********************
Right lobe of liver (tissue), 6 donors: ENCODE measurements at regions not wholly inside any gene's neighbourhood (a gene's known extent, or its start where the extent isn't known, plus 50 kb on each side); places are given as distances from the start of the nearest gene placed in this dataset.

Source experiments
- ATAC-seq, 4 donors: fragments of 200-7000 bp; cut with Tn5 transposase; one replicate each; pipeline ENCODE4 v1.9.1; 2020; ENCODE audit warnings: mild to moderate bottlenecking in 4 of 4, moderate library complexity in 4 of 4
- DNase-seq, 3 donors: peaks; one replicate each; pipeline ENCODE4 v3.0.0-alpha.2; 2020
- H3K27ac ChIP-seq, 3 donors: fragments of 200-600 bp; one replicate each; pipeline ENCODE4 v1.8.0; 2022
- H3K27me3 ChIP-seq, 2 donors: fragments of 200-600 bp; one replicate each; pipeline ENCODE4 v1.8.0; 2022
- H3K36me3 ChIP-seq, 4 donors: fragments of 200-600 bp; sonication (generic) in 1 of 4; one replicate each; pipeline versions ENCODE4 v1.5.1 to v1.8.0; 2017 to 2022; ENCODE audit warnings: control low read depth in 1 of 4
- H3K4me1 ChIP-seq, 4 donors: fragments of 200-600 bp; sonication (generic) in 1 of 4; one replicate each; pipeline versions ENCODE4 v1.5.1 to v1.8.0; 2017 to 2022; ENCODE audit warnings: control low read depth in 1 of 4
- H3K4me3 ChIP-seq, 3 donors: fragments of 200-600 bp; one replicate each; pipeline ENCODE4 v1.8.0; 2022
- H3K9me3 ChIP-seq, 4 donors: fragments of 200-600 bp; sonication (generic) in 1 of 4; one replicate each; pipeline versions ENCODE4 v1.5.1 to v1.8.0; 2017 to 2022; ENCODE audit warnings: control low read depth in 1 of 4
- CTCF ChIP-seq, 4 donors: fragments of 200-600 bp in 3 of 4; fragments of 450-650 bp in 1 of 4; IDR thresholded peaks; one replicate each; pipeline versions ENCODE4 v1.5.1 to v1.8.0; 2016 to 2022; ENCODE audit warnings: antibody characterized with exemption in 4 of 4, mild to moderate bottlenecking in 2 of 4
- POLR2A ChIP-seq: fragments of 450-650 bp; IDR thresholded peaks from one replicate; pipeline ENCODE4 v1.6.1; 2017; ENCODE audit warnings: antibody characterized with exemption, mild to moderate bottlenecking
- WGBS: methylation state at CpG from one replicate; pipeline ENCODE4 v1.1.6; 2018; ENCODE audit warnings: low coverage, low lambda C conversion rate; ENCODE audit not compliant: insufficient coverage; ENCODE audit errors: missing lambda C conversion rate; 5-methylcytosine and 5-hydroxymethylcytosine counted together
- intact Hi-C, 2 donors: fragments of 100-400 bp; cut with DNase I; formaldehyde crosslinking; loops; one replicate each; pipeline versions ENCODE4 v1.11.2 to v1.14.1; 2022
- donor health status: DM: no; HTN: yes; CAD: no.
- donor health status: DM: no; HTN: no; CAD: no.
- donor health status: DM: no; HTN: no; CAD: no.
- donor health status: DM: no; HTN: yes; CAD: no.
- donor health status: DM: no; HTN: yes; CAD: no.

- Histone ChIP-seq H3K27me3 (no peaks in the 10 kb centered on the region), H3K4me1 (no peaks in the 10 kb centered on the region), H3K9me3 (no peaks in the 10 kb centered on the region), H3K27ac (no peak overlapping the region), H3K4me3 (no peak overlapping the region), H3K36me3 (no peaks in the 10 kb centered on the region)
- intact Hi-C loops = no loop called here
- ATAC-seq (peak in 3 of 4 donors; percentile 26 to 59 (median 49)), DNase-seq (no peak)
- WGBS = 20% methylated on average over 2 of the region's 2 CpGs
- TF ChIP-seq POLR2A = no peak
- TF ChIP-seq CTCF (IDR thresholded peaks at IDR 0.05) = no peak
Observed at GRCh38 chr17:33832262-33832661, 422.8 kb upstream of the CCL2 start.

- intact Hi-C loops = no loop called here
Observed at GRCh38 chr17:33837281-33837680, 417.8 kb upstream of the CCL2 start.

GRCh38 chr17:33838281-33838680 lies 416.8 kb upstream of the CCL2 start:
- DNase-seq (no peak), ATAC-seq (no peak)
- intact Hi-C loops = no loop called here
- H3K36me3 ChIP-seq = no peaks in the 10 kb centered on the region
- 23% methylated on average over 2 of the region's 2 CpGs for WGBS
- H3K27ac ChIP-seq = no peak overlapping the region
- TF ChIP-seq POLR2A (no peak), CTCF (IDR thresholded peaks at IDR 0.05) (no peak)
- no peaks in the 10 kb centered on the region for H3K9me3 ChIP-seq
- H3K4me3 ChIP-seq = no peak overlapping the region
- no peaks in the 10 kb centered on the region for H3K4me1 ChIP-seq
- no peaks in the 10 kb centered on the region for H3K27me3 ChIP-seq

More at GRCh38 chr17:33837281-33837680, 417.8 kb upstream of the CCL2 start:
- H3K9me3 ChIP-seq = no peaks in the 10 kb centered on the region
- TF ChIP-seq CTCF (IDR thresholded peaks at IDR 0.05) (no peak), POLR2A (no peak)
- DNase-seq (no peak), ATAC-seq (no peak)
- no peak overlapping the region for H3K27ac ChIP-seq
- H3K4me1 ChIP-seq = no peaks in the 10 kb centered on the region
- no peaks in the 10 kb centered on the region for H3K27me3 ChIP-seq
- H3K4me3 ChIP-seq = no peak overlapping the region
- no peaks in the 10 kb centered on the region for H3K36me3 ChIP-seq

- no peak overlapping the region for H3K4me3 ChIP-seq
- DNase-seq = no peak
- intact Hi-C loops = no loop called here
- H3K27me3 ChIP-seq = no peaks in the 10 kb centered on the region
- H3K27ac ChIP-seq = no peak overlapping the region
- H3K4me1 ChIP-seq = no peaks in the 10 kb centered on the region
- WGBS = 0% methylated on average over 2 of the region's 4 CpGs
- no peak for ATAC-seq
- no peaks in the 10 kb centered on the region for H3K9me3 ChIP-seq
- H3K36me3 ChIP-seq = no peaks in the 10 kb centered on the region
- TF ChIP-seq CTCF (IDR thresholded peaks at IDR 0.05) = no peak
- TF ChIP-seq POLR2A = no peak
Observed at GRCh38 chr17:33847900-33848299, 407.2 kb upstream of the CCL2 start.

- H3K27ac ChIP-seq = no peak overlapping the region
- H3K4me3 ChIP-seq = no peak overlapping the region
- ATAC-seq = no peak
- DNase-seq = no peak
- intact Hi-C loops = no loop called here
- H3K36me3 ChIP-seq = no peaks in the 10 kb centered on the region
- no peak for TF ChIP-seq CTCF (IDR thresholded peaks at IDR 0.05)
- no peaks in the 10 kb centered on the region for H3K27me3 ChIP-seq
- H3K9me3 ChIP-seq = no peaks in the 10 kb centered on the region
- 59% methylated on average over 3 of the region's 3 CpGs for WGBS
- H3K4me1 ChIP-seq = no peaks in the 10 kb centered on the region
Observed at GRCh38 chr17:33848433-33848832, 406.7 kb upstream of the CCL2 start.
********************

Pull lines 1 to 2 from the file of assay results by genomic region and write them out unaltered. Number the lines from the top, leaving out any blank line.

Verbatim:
Right lobe of liver (tissue), 6 donors: ENCODE measurements at regions not wholly inside any gene's neighbourhood (a gene's known extent, or its start where the extent isn't known, plus 50 kb on each side); places are given as distances from the start of the nearest gene placed in this dataset.

Source experiments